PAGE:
Please use real words when posting to the forums. Abbreviations such as "diff" in place of "difference" only serve to make your posts more difficult to read and less likely to generate useful responses.
David Newton wrote:I can't reproduce this; if I have different dates, I don't get 0 for the difference between the times.
Agreed. If the two days were only a day apart, then I would have made the argument that maybe the hours, minutes, and seconds, along with rounding down, may be the cause. But the example given is a month apart... something else is happening here.
Maybe you can show us the code that initializes dat1 and dat2?
java.util.Date dat1,dat2 ;
formatter = new SimpleDateFormat("yy-mmm-dd");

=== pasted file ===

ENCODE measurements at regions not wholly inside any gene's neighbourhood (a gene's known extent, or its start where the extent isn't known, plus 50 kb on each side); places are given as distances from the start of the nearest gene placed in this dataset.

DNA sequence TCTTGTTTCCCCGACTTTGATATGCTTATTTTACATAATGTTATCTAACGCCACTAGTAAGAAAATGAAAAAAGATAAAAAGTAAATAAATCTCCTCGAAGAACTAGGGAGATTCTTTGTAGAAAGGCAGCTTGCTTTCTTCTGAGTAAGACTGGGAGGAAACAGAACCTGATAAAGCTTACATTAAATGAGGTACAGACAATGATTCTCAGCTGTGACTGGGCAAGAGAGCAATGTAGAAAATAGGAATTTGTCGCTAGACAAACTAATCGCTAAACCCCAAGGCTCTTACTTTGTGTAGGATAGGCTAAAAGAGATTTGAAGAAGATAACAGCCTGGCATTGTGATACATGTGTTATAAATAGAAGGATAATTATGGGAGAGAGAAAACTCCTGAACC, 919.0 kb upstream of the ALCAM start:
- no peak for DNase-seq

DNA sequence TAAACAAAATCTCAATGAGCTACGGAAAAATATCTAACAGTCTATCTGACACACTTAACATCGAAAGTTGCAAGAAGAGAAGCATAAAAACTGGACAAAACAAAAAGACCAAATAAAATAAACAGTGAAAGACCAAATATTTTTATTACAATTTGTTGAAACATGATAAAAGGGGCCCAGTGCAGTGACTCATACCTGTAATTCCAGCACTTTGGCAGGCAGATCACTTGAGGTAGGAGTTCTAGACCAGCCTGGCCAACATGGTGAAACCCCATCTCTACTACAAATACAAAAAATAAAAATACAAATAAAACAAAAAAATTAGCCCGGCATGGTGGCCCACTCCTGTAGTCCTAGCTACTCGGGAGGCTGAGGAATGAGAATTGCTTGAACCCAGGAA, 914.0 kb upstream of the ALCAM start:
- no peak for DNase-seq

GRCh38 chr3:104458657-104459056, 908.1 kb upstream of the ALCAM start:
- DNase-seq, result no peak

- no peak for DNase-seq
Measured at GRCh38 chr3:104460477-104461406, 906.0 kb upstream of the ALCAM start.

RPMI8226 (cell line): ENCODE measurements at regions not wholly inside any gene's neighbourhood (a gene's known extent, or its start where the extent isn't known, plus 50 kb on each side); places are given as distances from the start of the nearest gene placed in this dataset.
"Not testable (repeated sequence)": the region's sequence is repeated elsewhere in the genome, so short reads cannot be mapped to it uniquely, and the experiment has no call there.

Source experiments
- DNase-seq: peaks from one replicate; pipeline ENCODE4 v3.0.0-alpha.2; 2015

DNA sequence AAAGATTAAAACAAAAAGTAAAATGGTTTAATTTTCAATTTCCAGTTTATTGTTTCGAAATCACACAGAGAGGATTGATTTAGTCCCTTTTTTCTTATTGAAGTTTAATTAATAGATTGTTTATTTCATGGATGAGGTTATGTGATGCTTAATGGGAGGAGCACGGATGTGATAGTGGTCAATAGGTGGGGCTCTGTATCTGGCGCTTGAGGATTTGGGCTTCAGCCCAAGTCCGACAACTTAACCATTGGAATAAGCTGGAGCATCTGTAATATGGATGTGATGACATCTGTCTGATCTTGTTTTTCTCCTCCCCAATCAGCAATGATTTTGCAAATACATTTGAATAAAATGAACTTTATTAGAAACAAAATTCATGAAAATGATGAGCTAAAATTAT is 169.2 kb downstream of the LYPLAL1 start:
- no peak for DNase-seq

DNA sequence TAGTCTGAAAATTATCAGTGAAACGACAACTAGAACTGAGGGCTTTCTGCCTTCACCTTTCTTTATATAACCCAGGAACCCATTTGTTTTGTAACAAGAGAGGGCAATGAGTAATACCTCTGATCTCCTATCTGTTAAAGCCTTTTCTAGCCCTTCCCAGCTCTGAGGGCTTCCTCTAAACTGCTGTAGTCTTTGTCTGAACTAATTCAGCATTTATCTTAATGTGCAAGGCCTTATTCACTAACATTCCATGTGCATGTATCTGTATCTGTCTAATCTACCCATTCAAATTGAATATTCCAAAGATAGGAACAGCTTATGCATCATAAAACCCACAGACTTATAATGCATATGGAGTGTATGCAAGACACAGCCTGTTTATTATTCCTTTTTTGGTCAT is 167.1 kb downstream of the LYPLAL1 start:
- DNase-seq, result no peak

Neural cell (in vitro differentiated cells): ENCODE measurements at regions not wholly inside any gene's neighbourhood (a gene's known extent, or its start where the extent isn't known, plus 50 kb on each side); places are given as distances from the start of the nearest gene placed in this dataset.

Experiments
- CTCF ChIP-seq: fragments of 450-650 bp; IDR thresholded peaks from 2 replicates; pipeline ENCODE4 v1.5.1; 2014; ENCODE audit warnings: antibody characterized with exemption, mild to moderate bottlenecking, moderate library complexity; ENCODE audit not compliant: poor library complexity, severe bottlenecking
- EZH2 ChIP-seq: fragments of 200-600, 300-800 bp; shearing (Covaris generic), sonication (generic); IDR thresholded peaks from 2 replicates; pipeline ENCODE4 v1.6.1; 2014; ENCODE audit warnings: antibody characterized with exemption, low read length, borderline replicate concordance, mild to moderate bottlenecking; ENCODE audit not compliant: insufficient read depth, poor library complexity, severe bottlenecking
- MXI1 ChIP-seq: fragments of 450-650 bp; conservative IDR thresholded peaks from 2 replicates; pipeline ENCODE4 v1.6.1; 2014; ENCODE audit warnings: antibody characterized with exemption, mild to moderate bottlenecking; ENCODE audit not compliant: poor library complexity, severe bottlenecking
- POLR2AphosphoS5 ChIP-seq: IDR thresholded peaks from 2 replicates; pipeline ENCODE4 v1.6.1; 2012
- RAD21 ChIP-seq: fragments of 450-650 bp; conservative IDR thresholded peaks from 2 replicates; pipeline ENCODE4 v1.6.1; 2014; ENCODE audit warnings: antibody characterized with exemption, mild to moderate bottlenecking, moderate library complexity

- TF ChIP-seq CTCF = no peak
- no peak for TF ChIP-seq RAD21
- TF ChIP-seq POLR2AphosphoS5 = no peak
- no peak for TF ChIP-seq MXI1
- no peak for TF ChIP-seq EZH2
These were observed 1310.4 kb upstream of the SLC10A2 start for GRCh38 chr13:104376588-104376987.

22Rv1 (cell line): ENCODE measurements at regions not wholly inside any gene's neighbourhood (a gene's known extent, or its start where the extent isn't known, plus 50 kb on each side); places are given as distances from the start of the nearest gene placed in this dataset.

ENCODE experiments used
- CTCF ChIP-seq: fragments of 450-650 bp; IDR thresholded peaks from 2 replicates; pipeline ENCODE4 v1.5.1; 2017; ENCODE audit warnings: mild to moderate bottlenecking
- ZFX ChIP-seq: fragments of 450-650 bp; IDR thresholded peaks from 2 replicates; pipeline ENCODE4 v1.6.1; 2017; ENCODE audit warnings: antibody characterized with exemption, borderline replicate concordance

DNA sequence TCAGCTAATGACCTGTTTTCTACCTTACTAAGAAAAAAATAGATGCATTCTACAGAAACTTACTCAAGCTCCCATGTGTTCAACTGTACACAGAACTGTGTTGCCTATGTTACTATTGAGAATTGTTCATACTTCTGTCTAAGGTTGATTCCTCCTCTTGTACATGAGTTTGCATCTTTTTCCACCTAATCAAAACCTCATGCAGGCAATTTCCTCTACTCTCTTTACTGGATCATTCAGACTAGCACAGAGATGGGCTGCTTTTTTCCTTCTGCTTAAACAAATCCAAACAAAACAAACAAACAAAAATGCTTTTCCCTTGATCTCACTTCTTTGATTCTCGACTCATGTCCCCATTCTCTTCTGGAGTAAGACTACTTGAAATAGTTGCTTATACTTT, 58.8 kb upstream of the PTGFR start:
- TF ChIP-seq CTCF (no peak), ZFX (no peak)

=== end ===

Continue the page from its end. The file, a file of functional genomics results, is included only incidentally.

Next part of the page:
dat1 = (java.util.Date)formatter.parse("2010-11-22");
dat2 = (java.util.Date)formatter.parse("2010-12-22");
Here lies your problem. The lower case 'm' stands for minutes, not month. You should use upper case 'M' instead. And you should only use two 'M's, not three, since three (ie 'MMM') means the month spelled out as a word instead of a number.
Try this instead:
As a tip for future troubleshooting. When you encounter problems, always try to print out the different variable values in your code, to see if they are what you expect. If you would have printed out the dat1 and dat2 values you would have seen that the dates were wrong, thus you would know that the bug is in the parsing of the date.